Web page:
Creating Canadian English: The Professor, the Mountaineer, and a National Variety of English

Cambridge University Press


This lively account of the making of Canadian English traces the variety’s conceptual, social and linguistic developments from the twentieth century to the present. This book is not just another history of Canadian English; it is a history of the variety’s discovery, codification, and eventual acceptance, as well as the contribution of the linguists behind it. Written by an active research linguist focusing on Canadian English, this book is an archive-based biography on multiple levels. Through a combination of new data and re-interpretations of existing studies, a new voice is given to earlier generations of Canadian linguists who, generally forgotten today, shaped the variety and how we think about it. Exploring topics such as linguistic description and codification, dictionary making, linguistic imperialism, linguistic attitudes, language and Canadian identity, or the threat of Americanisation, Dollinger presents a coherent, integrated and balanced account of developments spanning over almost a century.

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About the Author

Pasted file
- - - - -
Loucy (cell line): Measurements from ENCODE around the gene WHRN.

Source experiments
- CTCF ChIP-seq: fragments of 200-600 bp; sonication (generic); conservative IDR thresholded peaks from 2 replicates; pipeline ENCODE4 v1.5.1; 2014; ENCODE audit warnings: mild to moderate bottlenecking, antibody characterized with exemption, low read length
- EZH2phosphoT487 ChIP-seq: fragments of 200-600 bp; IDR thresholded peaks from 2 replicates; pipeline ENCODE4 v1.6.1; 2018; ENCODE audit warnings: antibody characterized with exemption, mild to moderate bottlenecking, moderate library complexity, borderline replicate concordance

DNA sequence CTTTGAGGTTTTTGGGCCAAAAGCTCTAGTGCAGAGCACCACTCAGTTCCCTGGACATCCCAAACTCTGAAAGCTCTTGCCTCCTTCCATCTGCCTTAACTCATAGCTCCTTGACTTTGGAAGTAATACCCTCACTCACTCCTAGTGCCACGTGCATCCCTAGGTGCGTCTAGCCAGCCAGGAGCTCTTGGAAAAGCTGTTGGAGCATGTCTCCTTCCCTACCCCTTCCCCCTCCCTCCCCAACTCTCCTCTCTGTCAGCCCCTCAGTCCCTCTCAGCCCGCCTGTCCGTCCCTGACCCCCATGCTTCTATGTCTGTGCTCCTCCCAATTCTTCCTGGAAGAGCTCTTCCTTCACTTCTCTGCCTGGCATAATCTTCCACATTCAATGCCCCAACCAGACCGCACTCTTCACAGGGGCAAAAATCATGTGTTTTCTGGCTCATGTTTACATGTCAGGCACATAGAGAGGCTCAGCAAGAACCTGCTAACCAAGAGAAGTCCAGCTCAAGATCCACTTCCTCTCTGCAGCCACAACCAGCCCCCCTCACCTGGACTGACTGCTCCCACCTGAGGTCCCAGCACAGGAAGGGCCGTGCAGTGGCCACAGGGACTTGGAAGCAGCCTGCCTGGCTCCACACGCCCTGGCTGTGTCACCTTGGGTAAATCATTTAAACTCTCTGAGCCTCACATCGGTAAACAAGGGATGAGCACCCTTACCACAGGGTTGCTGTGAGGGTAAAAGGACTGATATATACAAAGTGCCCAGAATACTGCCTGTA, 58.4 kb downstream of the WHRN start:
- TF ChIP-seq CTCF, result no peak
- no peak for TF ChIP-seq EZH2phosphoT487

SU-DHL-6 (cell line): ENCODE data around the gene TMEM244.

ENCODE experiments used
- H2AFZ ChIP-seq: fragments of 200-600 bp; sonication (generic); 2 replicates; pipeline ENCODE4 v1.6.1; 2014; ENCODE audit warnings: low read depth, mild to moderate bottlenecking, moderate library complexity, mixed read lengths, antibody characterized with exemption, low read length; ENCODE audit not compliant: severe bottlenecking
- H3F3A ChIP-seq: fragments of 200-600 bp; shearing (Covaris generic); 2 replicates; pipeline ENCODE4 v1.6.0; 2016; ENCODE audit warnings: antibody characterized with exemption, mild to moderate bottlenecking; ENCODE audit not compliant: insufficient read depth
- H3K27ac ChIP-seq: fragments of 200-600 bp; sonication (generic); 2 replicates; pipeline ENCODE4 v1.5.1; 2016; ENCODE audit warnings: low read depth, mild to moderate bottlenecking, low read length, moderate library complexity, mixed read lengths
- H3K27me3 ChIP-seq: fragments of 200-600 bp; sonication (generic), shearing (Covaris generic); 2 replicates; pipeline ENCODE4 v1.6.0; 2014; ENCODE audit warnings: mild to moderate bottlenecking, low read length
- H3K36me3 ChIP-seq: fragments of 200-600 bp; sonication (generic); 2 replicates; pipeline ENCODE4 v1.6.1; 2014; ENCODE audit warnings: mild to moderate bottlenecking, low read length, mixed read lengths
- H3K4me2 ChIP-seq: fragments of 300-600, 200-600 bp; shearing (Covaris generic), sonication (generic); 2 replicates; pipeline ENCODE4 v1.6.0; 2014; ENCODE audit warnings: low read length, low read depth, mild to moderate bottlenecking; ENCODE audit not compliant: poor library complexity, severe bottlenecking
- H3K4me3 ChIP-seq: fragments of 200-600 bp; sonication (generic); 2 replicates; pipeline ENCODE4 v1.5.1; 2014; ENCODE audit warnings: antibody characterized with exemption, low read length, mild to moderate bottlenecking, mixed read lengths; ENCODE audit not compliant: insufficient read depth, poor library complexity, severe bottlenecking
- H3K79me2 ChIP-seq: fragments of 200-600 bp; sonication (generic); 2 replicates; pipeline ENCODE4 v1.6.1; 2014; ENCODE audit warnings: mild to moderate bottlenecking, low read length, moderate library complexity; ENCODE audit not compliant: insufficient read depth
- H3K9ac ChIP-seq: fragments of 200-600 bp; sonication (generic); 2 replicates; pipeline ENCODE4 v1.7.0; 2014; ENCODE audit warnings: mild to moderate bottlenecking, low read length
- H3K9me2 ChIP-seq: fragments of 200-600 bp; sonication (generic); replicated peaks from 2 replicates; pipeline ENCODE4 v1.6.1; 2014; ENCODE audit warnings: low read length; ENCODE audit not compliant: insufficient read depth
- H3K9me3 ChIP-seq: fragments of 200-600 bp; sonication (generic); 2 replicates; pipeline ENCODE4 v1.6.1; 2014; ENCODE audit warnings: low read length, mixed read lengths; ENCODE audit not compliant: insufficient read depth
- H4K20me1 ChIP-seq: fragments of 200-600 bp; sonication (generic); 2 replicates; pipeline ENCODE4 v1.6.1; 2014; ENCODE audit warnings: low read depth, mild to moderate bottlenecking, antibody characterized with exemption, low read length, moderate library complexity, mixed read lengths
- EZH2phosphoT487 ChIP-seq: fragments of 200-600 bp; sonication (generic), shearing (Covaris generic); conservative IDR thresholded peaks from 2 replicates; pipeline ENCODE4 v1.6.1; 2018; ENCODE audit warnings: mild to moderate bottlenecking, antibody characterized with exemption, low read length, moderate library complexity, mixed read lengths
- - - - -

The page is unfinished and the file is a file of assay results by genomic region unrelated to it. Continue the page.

Stefan Dollinger

I received my PhD at the University of Vienna, Austria, under the direction of Herbert Schendl and Nikolaus Ritt on the historical development of English in 18th and 19th century Canada, exemplified by the modal auxiliary system (external examiner J. K. Chambers). This book was awarded the Austrian Young Researcher Award (ASCINA Award). My M.A. thesis (supervised by Nikolaus Ritt) deals with morphological change in Old and Middle English, which is interpreted in a framework of cultural evolution.

I studied for a year at the University of Toronto towards my M.A. and when working on my Ph.D. dissertation, I spent one year at the University of British Columbia in Vancouver. After becoming a Postdoctoral Research and Teaching Fellow at UBC (SSHRC Postdoctoral Research Fellow), I was Assistant Professor of English (2009–14), and now Associate Professor of English at UBC (2014–). In the fall of 2015 I also joined GU’s SPL Department as Professor of English Linguistics. I have also worked in Germany, when I was Canadian Studies Guest Professor at the University of Kiel in 2012.

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